Google has abandoned its plans to develop Dragonfly, a search engine specially for China after receiving series of internal complaints from the team working on the project, according to a report from investigative news site The Intercept.
Google was forced to shut down a data analysis system crucial for the development of the censored Chinese search engine, better known as Dragonfly, after receiving complaints from the company’s privacy team, the report said, citing two sources.
Dragonfly was first revealed in August to be the code name for Google’s secret mission to build a censored search engine specifically for China, which would blacklist websites on any issues deemed sensitive by Beijing, from human rights to democracy to religion.
Google has suffered setbacks for refusing to censor searches as required by the Chinese government, a decision which saw it banned in mainland China since early 2010. That forced more than 750 million internet users to use the only other option available, the domestic rival Baidu, which in recent years has suffered a backlash from cases of deceptive advertising.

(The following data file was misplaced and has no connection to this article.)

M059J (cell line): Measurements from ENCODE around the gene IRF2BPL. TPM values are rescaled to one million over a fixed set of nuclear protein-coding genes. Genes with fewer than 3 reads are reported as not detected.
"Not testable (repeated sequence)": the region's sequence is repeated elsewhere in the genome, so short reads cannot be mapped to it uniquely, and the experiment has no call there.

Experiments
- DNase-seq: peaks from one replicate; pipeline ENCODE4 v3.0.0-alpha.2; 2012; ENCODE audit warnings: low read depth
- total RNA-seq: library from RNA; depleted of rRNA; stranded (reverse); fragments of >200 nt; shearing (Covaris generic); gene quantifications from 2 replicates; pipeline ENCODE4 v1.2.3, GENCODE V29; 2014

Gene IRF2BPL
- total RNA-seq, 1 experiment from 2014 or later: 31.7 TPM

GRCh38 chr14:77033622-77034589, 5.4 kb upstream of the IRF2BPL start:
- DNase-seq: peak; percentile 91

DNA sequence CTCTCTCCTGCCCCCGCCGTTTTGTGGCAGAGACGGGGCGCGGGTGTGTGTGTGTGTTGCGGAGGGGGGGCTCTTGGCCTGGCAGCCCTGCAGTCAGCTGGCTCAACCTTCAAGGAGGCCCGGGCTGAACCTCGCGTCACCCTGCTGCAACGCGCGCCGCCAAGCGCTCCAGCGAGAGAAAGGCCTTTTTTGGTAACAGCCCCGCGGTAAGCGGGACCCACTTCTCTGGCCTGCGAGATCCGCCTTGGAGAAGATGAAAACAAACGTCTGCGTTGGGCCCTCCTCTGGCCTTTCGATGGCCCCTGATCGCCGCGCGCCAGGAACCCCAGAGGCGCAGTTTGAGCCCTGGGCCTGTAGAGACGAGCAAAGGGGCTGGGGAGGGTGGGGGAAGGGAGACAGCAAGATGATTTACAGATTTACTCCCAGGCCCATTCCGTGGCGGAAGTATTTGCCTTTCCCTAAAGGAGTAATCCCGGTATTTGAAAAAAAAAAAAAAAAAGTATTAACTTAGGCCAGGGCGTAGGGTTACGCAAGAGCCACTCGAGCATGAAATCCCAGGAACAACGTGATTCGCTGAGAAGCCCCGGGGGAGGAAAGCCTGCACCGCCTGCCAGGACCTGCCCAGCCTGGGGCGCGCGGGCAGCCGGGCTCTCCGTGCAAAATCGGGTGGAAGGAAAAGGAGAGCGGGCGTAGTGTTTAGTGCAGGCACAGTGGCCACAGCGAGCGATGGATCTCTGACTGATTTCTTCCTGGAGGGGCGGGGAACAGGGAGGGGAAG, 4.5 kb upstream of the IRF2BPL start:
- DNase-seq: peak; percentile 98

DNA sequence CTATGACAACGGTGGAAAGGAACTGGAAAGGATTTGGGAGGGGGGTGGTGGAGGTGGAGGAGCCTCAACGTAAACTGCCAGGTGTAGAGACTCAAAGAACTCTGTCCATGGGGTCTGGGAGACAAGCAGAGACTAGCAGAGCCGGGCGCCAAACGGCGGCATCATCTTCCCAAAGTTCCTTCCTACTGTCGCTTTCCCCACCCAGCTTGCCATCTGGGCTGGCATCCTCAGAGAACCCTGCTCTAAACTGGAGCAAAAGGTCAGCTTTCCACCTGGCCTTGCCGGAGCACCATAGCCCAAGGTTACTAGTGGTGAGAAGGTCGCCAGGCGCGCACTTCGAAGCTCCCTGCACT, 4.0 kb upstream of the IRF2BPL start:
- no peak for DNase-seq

A Hong Kong-based spokeswoman for Google declined to comment on the article and referred to Pichai’s previous testimony.
‘Right now there are no plans for us to launch a search product in China. We are, in general, always looking to see how best it’s part of our core mission and our principles to try hard to provide users with information,’ Pichai told the US House of Representatives Judiciary Committee last week.
The existence of Dragonfly has triggered protests from human rights groups and Google employees, hundreds of which have signed an open letter demanding an end to what they see as a tool to help Beijing oppress dissident voices.
Google had been using Beijing-based 265.com, a Chinese-language web directory service it bought in 2008, to gather data about what Chinese people routinely search for in Mandarin, according to the report. Such a practice is normally subject to constraints and reviews by Google’s privacy team, which, nevertheless, were kept in the dark about the use of 265.com until Dragonfly was exposed to the public.
Following internal complaints from privacy staff, teams working on Dragonfly were told that they were no longer allowed to use the 265.com data to build the censored Chinese search project, according to the report. Several groups of engineers have now been moved off Dragonfly to other projects. – South China Morning Post